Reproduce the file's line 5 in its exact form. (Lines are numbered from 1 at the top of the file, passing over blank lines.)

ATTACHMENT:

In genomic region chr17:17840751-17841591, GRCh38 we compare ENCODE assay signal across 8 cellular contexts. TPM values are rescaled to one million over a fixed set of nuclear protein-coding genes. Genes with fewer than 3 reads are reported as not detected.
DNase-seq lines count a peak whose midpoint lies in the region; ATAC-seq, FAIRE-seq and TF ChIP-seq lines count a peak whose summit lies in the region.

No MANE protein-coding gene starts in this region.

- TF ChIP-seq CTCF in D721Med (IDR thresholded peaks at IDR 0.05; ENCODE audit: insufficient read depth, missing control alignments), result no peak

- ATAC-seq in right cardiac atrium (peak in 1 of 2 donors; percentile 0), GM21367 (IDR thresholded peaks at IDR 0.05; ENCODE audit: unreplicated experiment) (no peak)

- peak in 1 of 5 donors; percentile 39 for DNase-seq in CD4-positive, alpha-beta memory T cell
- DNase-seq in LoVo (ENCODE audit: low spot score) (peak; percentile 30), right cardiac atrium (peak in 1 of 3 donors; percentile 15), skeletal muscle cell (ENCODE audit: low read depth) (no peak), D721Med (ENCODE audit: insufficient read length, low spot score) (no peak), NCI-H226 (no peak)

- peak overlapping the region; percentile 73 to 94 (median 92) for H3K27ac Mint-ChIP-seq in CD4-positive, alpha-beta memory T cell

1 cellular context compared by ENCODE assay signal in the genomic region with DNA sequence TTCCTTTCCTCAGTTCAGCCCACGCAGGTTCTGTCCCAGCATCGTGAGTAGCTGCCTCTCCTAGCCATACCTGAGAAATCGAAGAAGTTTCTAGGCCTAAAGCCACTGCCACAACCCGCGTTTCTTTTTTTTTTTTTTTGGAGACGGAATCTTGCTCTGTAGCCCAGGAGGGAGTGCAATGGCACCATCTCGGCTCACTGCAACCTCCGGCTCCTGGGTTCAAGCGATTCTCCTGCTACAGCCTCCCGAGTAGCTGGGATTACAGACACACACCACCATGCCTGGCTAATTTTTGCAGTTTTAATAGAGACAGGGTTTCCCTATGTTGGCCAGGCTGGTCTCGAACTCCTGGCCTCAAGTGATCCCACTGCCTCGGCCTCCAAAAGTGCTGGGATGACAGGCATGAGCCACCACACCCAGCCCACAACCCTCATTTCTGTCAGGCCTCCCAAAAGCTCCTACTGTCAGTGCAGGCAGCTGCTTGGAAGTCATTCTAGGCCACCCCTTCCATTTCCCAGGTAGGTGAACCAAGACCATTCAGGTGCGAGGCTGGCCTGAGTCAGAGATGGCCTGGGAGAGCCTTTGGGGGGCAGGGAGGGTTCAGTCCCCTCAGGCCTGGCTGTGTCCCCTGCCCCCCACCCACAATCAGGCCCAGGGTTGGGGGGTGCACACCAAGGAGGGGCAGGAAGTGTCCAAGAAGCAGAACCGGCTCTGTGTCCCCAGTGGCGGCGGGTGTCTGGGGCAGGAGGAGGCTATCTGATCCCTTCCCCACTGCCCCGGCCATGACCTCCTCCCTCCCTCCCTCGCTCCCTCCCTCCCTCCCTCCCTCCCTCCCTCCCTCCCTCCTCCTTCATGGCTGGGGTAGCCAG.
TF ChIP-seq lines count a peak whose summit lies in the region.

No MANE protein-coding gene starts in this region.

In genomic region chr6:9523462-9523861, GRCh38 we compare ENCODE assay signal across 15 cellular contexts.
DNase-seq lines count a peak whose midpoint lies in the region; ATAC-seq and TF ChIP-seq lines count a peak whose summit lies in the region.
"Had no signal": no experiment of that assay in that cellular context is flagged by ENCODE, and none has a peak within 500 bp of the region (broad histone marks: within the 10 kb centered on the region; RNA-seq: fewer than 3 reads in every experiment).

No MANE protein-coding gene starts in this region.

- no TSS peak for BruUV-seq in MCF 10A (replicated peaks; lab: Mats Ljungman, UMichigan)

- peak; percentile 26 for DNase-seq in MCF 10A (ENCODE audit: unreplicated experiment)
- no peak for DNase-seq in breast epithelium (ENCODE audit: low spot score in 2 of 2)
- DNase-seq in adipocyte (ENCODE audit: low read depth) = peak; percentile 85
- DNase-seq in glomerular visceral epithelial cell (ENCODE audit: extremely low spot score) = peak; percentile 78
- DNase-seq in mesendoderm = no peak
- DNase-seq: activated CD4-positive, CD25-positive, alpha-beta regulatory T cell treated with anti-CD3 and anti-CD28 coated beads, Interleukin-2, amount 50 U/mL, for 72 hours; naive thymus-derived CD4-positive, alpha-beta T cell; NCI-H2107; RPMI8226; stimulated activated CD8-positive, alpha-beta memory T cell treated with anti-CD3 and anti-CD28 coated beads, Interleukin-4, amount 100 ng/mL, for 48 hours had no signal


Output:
- ATAC-seq in right cardiac atrium (peak in 1 of 2 donors; percentile 0), GM21367 (IDR thresholded peaks at IDR 0.05; ENCODE audit: unreplicated experiment) (no peak)